I can’t imagine living with a significant other but wanting to get out of there. Maybe I am wrong, but it made me sad and wondered how did a happy couple walking down the aisle become a couple who just wanted to get away from each other.

So, notes to myself is to figure out how to help those couples communicate their sense of security of unsafely during this period and to build a new meaning of safety within the couple’s relationship.

Couple

[Couple Relationship] How much do I give to my relationship?

50%How many percentages do you think your responsibilities are in the marriage?

I have heard many people said that marriage is 50-50. That is, I put in the 50%, and you put in 50%, and they combined to be 100%.

Do you agree? Why? Continue reading “[Couple Relationship] How much do I give to my relationship?”

Couple

How Do You Give Love?

heart shaped pink and purple flower garden
Photo by shahbaz Akram on Pexels.com

According to Dr. Gary Chapman, there are five different love languages, words of affirmation, quality time, receiving gifts, acts of services, and physical touch.

The person whose love language is “words of affirmation” knows how to compliment others with words. He/she uses words to show the love to his/her partner.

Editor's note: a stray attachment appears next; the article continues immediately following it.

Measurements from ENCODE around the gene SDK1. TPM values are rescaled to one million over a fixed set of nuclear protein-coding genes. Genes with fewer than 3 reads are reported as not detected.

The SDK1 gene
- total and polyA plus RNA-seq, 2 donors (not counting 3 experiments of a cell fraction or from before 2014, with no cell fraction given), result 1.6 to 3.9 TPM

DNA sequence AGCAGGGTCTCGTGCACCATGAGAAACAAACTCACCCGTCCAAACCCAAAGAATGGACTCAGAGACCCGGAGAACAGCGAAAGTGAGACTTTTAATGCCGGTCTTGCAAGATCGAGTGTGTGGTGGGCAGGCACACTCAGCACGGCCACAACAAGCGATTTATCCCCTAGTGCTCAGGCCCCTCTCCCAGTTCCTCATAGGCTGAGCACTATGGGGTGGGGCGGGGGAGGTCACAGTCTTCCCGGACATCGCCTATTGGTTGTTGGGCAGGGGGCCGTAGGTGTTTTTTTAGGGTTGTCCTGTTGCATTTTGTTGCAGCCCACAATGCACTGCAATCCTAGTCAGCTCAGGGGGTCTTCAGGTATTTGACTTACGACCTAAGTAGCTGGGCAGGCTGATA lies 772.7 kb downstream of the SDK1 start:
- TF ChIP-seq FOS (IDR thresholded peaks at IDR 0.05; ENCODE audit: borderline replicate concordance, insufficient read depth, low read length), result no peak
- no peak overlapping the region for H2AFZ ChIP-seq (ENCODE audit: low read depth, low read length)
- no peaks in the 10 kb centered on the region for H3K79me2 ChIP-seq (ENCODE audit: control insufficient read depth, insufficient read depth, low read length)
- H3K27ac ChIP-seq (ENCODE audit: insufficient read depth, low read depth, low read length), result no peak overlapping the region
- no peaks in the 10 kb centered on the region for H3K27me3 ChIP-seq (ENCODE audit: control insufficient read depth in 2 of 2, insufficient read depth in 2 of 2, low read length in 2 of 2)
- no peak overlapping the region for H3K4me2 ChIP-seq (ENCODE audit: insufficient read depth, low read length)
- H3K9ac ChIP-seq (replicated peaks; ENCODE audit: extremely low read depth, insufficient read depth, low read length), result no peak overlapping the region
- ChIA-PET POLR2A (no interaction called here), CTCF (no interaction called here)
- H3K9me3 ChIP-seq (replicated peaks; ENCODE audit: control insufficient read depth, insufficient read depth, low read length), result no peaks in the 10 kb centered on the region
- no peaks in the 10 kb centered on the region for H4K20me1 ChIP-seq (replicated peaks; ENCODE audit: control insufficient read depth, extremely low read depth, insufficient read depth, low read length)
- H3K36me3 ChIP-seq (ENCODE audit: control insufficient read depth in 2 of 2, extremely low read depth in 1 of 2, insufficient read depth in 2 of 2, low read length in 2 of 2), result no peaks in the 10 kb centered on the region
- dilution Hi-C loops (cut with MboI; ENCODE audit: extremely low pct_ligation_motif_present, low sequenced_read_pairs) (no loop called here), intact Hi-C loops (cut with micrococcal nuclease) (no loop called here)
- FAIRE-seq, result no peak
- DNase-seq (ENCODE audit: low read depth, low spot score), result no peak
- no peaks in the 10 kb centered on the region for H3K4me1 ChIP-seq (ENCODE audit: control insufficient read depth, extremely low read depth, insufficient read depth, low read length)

When your love language is “quality time,” you enjoy sharing common interests and doing things that connected the two of you.

When your love language is “receiving gifts,” the token that symbolizes the love and special occasion are essential.

The person whose love language is “acts of services” shows love by acting on it. They do everything for their partner, and they do it for the love of their partner.

When your love language is “physical touch,” you use a hug, a kiss, and touch to feel and to show your partner your presence, care, and love.

One of the languages might be the strongest, and there might be a couple of them are equally strong. You can take the test to determine your love language.

So, what happens when the partners have a different love language?

Continue reading “How Do You Give Love?”

Couple

How Do You Ask for Support

two person holding hands while sitting on grey cushion
Photo by rawpixel.com on Pexels.com

The idea of this post started with an innocent conversation with a friend on Facebook. My friend lives in a tiny apartment in a big city. He posted something on Facebook like this: “Why would anyone fry fish at midnight?”

I responded with: “maybe your neighbor is hungry?” 

The messages exchange on his facebook wall went on for 5-6 times when I realized that his original post was not a question but a complaint. 

I burst into a big laugh as I experience this scene in my couples’ counseling session. Continue reading “How Do You Ask for Support”

Couple

Change is Harder for the Couples — How Do We Change it?

couple-change-2.png